Family households consisting of three or more generations, or “multigenerational households,” have become increasingly popular in recent years. According to the most recent Census, approximately 4.4 million American homes had three generations or more living under one roof in 2010, a 15% increase from two years earlier. This is 5.6% of the total of 76.4 million U.S. households with more than one person.

There are many reasons for this trend. The recent recession caused many adult children to return home after college, either because they weren’t able to get jobs that would cover rent, or they wanted to save up to buy homes of their own. According to Pew Institute research, the share of the U.S. population aged 25 to 34 living in their parent’s home increased to 23.6% in 2012. That’s up from 18.7% in 2007 and 11% in 1980.

For many ethnic and immigrant groups, multiple generations of a family living together is a common cultural custom.

Multigenerational households also form so that grandparents can help take care of their grandchildren, and as they age, their children can care for them. This type of arrangement can ease financial burdens as well, with several generations contributing to the mortgage payment and not having to incur the expenses of childcare, retirement housing or professional care-giving environments.

Home builders and remodelers are building and renovating homes to meet the needs of multigenerational households. These designs allow many generations of the same family to live together under one roof yet have private areas as well as combined living space.

Features of multigenerational home plans can include in-law suites within the main home with separate areas for independent living. These often have kitchenettes and en suite bathrooms, and sometimes private entrances from the street. They frequently include “universal design” features, which focus on maximum usability by people of all ages and abilities. Examples include walk-in showers, smooth flooring transitions, and cabinets with pull-out drawers.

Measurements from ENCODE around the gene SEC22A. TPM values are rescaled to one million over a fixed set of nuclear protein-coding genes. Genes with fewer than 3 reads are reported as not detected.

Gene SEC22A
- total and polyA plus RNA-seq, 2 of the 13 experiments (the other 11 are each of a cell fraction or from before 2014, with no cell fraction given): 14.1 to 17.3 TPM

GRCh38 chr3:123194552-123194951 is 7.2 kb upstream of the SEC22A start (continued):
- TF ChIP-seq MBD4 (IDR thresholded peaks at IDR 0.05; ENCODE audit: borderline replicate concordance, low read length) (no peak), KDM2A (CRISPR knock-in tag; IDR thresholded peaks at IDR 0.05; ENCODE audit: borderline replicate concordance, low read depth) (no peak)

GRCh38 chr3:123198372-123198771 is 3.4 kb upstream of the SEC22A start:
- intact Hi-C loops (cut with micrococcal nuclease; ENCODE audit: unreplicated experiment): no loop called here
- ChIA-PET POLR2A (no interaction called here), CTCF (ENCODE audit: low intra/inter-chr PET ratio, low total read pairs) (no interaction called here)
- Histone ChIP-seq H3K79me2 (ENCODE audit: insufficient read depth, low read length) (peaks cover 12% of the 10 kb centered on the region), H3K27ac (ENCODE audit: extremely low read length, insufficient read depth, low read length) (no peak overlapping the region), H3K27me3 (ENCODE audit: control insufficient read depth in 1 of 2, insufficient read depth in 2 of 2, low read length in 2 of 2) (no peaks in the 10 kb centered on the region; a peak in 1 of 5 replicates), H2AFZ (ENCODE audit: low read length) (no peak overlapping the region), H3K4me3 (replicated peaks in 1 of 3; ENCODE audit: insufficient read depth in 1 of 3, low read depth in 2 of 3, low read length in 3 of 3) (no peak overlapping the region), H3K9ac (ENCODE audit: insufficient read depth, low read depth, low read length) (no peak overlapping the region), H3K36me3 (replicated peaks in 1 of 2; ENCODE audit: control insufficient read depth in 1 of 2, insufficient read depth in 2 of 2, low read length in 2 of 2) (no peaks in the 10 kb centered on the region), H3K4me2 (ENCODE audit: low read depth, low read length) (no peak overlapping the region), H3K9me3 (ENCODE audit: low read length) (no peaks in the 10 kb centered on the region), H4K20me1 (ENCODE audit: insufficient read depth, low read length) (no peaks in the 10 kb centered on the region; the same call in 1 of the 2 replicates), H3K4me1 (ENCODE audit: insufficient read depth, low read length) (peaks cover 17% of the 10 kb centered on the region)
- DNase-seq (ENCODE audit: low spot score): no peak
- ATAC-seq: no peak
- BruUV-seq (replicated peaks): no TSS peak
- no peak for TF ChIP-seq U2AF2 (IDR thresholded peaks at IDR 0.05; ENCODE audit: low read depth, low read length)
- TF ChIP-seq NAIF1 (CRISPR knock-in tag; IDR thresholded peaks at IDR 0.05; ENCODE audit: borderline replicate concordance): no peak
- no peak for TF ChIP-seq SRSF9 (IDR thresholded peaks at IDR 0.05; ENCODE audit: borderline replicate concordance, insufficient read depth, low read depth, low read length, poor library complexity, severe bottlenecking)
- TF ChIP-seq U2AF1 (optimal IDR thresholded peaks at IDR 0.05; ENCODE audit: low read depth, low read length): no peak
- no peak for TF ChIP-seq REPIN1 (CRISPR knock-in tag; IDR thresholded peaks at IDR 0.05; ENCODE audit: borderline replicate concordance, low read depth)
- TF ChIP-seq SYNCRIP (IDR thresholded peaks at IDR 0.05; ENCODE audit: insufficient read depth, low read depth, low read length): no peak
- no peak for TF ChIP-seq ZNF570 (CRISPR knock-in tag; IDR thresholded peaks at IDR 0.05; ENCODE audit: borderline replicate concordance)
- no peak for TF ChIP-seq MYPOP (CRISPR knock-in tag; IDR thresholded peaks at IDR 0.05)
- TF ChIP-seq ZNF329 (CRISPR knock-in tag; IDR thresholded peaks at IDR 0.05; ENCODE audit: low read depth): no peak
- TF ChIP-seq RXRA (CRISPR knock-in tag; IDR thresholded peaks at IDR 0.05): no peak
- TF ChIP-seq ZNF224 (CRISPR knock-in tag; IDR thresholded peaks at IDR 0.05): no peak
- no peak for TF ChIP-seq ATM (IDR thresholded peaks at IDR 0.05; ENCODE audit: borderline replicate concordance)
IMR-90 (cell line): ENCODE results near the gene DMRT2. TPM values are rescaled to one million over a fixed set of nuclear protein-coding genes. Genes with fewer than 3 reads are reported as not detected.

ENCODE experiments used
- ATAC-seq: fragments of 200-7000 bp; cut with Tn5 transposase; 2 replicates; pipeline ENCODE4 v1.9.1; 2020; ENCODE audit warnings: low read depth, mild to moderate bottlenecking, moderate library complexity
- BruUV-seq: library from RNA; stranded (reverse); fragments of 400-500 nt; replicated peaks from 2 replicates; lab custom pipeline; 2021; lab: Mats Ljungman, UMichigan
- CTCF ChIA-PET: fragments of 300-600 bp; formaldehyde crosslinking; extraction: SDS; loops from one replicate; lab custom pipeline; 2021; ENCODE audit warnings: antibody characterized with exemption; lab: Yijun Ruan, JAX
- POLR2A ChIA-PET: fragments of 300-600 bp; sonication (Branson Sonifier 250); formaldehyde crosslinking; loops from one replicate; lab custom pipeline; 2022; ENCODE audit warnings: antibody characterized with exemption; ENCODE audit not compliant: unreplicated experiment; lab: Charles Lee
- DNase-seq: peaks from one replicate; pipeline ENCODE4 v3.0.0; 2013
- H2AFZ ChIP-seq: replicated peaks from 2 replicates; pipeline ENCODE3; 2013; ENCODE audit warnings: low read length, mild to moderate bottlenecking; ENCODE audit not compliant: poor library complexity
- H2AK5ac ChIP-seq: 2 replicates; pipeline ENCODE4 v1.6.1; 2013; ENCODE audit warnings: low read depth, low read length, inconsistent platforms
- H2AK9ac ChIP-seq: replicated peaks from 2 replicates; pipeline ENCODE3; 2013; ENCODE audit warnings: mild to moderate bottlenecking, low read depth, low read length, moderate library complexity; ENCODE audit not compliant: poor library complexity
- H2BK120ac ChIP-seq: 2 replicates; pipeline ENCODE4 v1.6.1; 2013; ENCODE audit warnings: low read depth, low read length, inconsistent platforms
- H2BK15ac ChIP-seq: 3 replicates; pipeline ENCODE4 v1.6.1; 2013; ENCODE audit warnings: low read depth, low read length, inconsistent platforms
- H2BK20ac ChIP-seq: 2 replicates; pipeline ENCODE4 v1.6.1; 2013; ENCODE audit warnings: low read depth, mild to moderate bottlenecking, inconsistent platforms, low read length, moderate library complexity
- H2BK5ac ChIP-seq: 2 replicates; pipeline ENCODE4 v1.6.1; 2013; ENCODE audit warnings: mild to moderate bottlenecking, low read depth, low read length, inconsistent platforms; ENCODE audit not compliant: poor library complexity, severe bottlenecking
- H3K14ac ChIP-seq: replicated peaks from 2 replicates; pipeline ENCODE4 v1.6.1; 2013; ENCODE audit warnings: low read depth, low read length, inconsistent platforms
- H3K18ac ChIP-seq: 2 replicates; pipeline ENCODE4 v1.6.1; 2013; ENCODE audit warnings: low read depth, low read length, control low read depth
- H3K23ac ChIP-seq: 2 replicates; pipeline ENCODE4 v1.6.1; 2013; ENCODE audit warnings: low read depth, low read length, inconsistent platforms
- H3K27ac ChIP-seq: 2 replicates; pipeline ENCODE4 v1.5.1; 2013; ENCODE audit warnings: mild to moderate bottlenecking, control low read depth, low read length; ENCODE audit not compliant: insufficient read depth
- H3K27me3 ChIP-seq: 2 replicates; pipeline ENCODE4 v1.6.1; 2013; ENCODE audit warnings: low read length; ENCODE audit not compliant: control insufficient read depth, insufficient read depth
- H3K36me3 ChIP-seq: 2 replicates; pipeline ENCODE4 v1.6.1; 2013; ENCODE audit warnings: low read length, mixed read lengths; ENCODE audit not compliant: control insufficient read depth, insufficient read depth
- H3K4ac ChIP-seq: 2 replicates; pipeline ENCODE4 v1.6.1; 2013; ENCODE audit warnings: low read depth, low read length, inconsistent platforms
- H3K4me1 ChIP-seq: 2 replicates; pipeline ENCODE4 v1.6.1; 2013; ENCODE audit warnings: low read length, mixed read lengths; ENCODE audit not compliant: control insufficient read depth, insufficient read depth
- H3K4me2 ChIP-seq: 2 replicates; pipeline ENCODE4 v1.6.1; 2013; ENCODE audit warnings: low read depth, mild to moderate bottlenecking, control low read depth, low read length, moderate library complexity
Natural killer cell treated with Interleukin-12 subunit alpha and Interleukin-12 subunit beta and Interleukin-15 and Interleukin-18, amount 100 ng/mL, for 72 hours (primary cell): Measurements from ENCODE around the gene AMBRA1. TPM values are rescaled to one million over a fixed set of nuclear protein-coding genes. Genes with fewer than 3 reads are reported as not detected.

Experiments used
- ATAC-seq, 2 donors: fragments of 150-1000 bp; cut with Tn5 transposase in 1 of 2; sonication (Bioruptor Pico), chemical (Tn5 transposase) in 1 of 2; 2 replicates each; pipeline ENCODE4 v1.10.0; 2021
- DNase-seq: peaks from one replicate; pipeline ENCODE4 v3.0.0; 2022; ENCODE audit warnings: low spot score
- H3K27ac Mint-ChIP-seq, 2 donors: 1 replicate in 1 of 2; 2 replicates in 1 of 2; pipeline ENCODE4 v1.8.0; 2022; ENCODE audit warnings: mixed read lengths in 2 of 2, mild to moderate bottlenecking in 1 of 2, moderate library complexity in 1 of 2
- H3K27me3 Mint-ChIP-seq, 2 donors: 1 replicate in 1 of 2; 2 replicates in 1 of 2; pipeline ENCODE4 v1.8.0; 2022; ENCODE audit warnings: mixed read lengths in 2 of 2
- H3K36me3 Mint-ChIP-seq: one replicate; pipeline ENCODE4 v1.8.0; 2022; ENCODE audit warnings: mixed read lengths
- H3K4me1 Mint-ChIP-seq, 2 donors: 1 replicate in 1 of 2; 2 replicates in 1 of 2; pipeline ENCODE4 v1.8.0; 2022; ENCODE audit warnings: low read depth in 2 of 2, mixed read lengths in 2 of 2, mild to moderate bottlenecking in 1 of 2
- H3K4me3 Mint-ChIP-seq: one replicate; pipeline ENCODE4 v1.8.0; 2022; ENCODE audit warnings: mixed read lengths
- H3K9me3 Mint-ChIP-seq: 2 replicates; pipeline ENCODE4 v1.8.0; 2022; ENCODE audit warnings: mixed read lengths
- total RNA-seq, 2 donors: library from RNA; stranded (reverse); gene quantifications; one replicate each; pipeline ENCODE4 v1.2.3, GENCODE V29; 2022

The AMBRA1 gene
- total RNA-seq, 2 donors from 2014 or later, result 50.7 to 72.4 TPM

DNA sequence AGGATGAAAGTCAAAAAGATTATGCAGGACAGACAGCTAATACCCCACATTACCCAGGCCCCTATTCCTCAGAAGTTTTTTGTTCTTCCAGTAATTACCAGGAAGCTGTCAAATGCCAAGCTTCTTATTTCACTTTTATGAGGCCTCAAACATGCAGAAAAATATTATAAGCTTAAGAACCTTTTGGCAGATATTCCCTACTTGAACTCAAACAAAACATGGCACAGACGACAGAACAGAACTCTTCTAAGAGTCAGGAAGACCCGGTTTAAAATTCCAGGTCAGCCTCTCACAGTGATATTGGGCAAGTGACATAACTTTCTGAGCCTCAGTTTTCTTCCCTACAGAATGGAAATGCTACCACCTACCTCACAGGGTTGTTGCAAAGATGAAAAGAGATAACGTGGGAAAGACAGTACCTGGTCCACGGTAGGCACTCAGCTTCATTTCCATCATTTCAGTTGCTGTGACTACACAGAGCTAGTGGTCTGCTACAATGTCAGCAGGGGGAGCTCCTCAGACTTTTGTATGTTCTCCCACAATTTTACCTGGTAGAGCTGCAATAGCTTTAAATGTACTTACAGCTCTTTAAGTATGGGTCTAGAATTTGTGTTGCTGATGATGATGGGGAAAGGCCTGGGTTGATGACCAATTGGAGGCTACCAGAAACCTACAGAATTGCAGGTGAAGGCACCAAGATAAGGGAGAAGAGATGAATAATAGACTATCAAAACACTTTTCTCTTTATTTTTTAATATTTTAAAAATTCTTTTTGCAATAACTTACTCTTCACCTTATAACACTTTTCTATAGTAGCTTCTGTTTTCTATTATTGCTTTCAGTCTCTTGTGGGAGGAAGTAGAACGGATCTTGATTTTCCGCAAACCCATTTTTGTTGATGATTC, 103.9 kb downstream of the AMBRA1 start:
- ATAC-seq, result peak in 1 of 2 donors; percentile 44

Building professionals who have earned the National Association of Home Builders’ Certified Aging-in-Place Specialist (CAPS) designation have received training on how to build or renovate a home so that the occupants can live in the home safely, independently and comfortably, regardless of their age or ability level. They have been taught the strategies and techniques for designing and building aesthetically pleasing, barrier-free living environments. While most CAPS professionals are remodelers, an increasing number are general contractors, designers, architects, and health care professionals.

To find a Certified Aging-in-Place Specialist in your area search online at and be sure to work with a member of the Rochester Home Builders’ Association.